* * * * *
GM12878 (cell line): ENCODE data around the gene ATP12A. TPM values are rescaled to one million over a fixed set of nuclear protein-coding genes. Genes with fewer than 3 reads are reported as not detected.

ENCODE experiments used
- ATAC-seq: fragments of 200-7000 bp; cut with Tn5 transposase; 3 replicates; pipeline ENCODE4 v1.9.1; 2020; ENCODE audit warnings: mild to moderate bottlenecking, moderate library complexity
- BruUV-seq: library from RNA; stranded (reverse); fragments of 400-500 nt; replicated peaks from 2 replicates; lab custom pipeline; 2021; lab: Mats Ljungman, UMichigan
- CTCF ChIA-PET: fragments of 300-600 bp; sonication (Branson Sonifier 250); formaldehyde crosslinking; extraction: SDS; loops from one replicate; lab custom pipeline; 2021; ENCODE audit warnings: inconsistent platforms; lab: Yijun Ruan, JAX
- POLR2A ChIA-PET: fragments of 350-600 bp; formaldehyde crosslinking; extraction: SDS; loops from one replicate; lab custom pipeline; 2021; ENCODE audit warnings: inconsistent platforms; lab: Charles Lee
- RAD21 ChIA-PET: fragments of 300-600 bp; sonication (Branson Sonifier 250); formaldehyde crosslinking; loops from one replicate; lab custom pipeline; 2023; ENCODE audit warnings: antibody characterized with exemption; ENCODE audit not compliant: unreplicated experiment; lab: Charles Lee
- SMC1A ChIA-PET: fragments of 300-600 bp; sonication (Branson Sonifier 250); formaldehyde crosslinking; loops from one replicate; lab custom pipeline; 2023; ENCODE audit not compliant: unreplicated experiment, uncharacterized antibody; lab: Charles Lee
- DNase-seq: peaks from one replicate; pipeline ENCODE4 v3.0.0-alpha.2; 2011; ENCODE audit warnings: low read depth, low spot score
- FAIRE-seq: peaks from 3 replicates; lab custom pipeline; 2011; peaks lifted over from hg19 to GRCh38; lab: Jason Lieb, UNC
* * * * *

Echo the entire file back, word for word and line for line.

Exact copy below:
GM12878 (cell line): ENCODE data around the gene ATP12A. TPM values are rescaled to one million over a fixed set of nuclear protein-coding genes. Genes with fewer than 3 reads are reported as not detected.

ENCODE experiments used
- ATAC-seq: fragments of 200-7000 bp; cut with Tn5 transposase; 3 replicates; pipeline ENCODE4 v1.9.1; 2020; ENCODE audit warnings: mild to moderate bottlenecking, moderate library complexity
- BruUV-seq: library from RNA; stranded (reverse); fragments of 400-500 nt; replicated peaks from 2 replicates; lab custom pipeline; 2021; lab: Mats Ljungman, UMichigan
- CTCF ChIA-PET: fragments of 300-600 bp; sonication (Branson Sonifier 250); formaldehyde crosslinking; extraction: SDS; loops from one replicate; lab custom pipeline; 2021; ENCODE audit warnings: inconsistent platforms; lab: Yijun Ruan, JAX
- POLR2A ChIA-PET: fragments of 350-600 bp; formaldehyde crosslinking; extraction: SDS; loops from one replicate; lab custom pipeline; 2021; ENCODE audit warnings: inconsistent platforms; lab: Charles Lee
- RAD21 ChIA-PET: fragments of 300-600 bp; sonication (Branson Sonifier 250); formaldehyde crosslinking; loops from one replicate; lab custom pipeline; 2023; ENCODE audit warnings: antibody characterized with exemption; ENCODE audit not compliant: unreplicated experiment; lab: Charles Lee
- SMC1A ChIA-PET: fragments of 300-600 bp; sonication (Branson Sonifier 250); formaldehyde crosslinking; loops from one replicate; lab custom pipeline; 2023; ENCODE audit not compliant: unreplicated experiment, uncharacterized antibody; lab: Charles Lee
- DNase-seq: peaks from one replicate; pipeline ENCODE4 v3.0.0-alpha.2; 2011; ENCODE audit warnings: low read depth, low spot score
- FAIRE-seq: peaks from 3 replicates; lab custom pipeline; 2011; peaks lifted over from hg19 to GRCh38; lab: Jason Lieb, UNC